Mr Anwar and other leaders toured the state in mid-July, visiting padi field-dominated Alor Setar in the north and the Kulim industrial zone in the south. The Prime Minister announced a slew of goodies, including RM3 billion (S$875 million) to boost padi production, farmers’ incomes and food security.
At the launch of the PH-BN election machinery in a field in the town of Guar Chempedak on July 15, some 10,000 supporters turned up to listen to speeches by Mr Anwar and his allies, who mostly spent the night attacking Sanusi.
Rubber tapper Asmah Mustafa, 61, who attended the event, expressed unhappiness over Sanusi’s failure to tackle issues such as recurrent water shortages in Kedah. She said she will vote for Umno, which is contesting in 15 state seats.
“I am not convinced about his leadership because he always says things, but doesn’t take action. He didn’t settle our water supply issues, sometimes we have no water,” she told ST.
PN component parties Parti Islam SeMalaysia and Bersatu controlled Kedah with 20 seats in the 36-seat assembly that was recently dissolved.
The PH and Umno-led BN coalition now form the opposition with 12 seats. Pejuang party, led by Datuk Seri Mukhriz Mahathir, the son of former premier Mahathir Mohamad, has two seats.
Said Kedah BN election director and former Kedah Menteri Besar Mahdzir Khalid: “People here are not too extreme. I am confident that PH and BN can win this election.”
He told ST that “the wave was very heavy” in the November general election, with many Malay voters swinging to PN. “I don’t think the tsunami will repeat itself,” he said. PN won 14 of the 15 parliamentary seats in Kedah at the November polls.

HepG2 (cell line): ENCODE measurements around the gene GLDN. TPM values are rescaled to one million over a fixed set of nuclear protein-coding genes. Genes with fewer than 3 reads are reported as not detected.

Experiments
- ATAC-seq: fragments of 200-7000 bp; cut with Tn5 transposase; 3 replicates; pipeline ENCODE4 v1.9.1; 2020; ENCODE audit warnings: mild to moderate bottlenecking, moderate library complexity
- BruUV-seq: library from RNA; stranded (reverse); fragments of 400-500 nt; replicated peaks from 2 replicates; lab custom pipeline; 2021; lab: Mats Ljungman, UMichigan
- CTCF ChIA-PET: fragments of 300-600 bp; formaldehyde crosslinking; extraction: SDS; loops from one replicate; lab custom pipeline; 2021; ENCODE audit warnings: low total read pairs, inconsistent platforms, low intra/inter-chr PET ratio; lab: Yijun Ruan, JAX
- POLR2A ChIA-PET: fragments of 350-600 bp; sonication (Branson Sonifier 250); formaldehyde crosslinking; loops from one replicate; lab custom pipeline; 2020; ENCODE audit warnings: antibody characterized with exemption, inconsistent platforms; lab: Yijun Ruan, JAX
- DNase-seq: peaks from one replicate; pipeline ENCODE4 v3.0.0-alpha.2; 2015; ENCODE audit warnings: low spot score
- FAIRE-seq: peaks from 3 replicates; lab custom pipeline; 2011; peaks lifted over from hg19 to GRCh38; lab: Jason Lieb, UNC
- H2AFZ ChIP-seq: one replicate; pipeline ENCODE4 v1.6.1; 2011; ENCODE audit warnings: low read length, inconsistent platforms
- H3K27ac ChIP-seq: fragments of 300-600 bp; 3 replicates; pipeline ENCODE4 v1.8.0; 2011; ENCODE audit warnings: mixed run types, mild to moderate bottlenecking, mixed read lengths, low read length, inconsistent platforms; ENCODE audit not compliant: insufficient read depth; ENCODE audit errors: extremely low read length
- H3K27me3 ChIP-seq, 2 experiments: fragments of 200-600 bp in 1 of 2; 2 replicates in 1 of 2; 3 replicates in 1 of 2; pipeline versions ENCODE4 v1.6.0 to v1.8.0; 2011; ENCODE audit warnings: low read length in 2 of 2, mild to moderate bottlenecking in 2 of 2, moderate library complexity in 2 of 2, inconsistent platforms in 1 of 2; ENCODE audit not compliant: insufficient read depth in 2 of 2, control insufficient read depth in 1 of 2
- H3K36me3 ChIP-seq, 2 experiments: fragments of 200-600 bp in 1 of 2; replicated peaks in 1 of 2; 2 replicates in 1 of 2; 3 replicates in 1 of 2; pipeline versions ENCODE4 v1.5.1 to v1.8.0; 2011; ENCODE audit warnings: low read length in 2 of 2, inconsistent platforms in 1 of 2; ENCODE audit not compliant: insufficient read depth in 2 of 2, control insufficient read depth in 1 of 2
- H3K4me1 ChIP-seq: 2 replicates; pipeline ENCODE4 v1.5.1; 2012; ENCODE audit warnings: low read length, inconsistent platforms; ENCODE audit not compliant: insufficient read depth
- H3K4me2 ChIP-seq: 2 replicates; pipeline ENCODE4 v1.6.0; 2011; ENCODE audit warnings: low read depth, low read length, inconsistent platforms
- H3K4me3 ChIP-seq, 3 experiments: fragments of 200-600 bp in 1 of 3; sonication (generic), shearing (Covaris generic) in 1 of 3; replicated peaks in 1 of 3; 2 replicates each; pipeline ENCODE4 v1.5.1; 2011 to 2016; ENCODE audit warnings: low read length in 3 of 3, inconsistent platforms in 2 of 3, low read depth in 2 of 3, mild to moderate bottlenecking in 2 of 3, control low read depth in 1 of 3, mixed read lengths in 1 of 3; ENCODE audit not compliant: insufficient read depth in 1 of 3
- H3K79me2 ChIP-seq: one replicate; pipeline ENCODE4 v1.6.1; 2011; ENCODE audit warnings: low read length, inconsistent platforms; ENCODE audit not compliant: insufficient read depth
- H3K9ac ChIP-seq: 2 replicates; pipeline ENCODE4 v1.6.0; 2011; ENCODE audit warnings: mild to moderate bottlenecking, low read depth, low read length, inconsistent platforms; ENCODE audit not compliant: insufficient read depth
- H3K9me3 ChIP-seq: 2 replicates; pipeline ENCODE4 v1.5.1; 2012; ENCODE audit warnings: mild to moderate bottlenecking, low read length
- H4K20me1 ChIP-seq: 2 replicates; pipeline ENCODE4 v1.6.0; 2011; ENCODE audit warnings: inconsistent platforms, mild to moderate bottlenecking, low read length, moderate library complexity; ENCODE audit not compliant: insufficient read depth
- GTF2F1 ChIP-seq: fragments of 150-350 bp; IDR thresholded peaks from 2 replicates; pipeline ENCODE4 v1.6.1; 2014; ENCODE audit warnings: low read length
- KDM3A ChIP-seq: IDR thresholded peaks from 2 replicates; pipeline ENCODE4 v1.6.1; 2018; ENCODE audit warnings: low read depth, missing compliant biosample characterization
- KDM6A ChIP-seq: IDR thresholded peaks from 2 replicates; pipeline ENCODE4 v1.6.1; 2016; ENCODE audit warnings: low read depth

Kedah, since 2008, when it was under BN, has swung from being controlled by one faction to another. The state was helmed by Parti Islam SeMalaysia (now a key member of PN) after the March 2008 polls, then BN in 2013, PH in 2018 and PN in 2020.
Will the political pendulum swing back this time around?
Dr Mazlan Ali, senior lecturer at the Razak Faculty of Technology and Informatics, Universiti Teknologi Malaysia, said: “Sanusi’s aura is strong in Kedah. Even though sometimes the projects that he announces are not completed, people are still loyal to his party.”
Mr Anwar will be banking on his strong Islamic credentials to win over the Malay-Muslim majority voters, said Dr Mazlan, adding however that it would be tough to retake the state.
“Anwar has met youth and plans to review civil servants’ salaries. This may sway voters, and the stability brought about by the unity government may also be a positive factor,” added Dr Mazlan.
Mr Anwar’s Parti Keadilan Rakyat, which will contest 10 state seats in the August election, is counting on winning in areas that are mostly urban and have a mixed demographic of Malay and non-Malay voters, said its Kedah election director Phahrolrazi Mohd Zawawi.
“Our target is to win all 10 seats. I think things are on an uptrend (for PH) especially after Menteri Besar Sanusi made the statement (about the royals). It’s a very big mistake,” Datuk Phahrolrazi told ST.